Chip Bok by Chip Bok

Chip Bok

Comments (18) (Please sign in to comment)

  1. SoftwareSamurai

    SoftwareSamurai said, 5 months ago

    If America were to use sick African people as medical guinea pigs to test an experimental ebola serum, would that be morally acceptable?

  2. masterskrain

    masterskrain GoComics PRO Member said, 5 months ago

    Big Pharma has to be sure that it costs something like $25.000 a dose, and THEN it will be “Readily Available”!!

  3. Tax Man

    Tax Man said, 5 months ago

    It amazes me to hear lefties blame everything on corporations. I. Wonder how many stocks are in masterskrain’s retirement account.

  4. Tax Man

    Tax Man said, 5 months ago

    It is the FDA that puts the rules in place. It is the rules and the redundancy that drives up the cost. But we can’t blame the government.

  5. snarky39

    snarky39 said, 5 months ago

    @Tax Man

    None. He’s relying on you to pay for his retirement.

  6. denis1112

    denis1112 said, 5 months ago

    @masterskrain

    After the cost of developing the drug is recovered,the price drops dramatically.
    Take Prilosec for instance.Cheap now,expensive when it first became available.

  7. eugene57

    eugene57 said, 5 months ago

    @denis1112

    “Take Prilosec for instance.Cheap now,expensive when it first became available.”
    Cheap because the patent protections ran out, etc. It is no longer promoted by Pharm. salespeople to Doctors.

  8. wmconelly

    wmconelly said, 5 months ago

    First the tried and the true, then the experimental, then Steve McQueen is off to Mexico to inject oil of apricot pits.
    -
    Having science-based government oversight in the ‘free market’ makes way more sense than NO oversight, or monopoly-profit oversight. If Bok wants to experiment with human life, he should start with himself.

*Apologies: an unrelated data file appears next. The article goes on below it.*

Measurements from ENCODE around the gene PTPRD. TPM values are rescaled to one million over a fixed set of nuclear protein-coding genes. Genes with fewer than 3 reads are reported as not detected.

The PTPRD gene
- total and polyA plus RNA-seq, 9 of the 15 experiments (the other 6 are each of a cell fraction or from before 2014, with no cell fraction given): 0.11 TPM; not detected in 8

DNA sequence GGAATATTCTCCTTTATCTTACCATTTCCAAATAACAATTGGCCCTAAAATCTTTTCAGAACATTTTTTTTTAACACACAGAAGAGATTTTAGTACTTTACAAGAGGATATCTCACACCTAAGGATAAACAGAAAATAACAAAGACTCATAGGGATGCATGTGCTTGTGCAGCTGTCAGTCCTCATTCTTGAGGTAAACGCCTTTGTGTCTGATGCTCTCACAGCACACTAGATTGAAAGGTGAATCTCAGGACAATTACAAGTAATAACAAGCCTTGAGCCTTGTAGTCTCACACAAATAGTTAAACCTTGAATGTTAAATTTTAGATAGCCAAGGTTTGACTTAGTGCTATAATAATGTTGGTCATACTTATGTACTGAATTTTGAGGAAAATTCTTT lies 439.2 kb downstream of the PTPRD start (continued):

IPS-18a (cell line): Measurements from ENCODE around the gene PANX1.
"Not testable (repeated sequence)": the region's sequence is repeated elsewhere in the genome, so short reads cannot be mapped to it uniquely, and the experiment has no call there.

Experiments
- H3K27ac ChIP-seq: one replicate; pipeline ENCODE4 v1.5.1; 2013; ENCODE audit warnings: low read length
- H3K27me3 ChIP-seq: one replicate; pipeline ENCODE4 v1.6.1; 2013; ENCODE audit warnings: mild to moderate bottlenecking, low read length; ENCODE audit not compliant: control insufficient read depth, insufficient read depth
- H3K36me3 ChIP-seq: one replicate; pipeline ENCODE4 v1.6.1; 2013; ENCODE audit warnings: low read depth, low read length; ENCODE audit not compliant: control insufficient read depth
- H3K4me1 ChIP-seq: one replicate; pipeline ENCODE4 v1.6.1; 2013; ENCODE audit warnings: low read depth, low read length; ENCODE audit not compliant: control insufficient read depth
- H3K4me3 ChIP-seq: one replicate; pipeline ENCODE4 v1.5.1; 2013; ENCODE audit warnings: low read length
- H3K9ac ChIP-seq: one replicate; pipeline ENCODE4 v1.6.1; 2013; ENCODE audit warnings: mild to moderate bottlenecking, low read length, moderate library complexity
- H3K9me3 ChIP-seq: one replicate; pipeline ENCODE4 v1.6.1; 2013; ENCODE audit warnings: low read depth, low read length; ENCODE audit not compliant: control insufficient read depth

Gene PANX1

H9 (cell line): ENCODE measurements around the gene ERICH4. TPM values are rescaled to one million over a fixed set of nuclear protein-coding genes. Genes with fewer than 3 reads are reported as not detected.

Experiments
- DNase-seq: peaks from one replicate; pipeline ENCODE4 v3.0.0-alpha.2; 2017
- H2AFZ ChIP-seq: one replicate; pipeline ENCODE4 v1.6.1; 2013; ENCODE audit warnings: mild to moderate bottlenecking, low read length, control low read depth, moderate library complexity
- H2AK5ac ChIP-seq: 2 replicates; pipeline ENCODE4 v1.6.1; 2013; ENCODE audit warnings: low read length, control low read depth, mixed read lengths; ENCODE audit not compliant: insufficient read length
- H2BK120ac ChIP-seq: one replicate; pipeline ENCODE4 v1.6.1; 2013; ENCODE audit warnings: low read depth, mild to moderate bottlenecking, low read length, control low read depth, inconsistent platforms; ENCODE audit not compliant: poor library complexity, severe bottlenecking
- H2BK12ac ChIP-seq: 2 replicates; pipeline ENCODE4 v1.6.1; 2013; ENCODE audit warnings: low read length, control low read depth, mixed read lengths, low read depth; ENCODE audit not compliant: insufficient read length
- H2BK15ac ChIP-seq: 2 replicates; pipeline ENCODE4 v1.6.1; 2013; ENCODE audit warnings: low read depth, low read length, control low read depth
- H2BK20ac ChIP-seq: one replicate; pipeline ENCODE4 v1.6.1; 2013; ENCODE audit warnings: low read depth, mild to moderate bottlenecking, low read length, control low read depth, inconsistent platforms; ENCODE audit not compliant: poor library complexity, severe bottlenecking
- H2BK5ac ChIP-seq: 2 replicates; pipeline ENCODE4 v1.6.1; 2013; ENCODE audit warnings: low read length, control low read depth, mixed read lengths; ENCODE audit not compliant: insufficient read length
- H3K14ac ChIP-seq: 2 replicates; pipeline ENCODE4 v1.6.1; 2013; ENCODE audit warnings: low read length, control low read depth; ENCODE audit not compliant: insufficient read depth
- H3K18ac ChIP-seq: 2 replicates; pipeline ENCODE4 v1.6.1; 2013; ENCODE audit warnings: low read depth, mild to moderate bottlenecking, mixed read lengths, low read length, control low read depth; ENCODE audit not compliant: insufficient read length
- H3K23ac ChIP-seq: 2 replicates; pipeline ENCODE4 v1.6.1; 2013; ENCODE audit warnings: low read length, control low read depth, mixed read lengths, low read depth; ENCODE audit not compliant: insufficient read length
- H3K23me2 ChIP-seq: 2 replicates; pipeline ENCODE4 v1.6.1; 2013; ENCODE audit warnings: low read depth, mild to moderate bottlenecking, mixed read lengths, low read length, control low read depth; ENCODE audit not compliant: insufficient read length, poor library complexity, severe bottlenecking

-
    Need we point out that Ayn Rand enjoyed Social Security?

  9. Northern Redman

    Northern Redman said, 5 months ago

    @eugene57

    Which is why companies price their drugs high enough to recover all of their development costs before the patent runs out. If you are not planning on making money, why would you start a business?

  10. TripleAxel

    TripleAxel said, 5 months ago

    Tax Man said: “It is the FDA that puts the rules in place. It is the rules and the redundancy that drives up the cost. But we can’t blame the government.”

    -
    Too true, Tax Man. It would be inappropriate to blame the government in every case but we should always be aware of the unintended consequences of government rules and should always be on the lookout for ways and opportunities to hold the government accountable for its performance. Excusing the government from responsibility does it, and us, no favors.

  11. Baslim the beggar says, "Vanished is not vanquished."

    Baslim the beggar says, "Vanished is not vanquished." GoComics PRO Member said, 5 months ago

    P.S.

    All the redacted claiming over-regulation are welcome to go to Somalia, or China, where you can buy “medicine” from the local herbalist. Have a nice death.

  12. warjoski

    warjoski GoComics PRO Member said, 5 months ago

    @wmconelly

    Need we point out we paid Ayn Rand Social Security?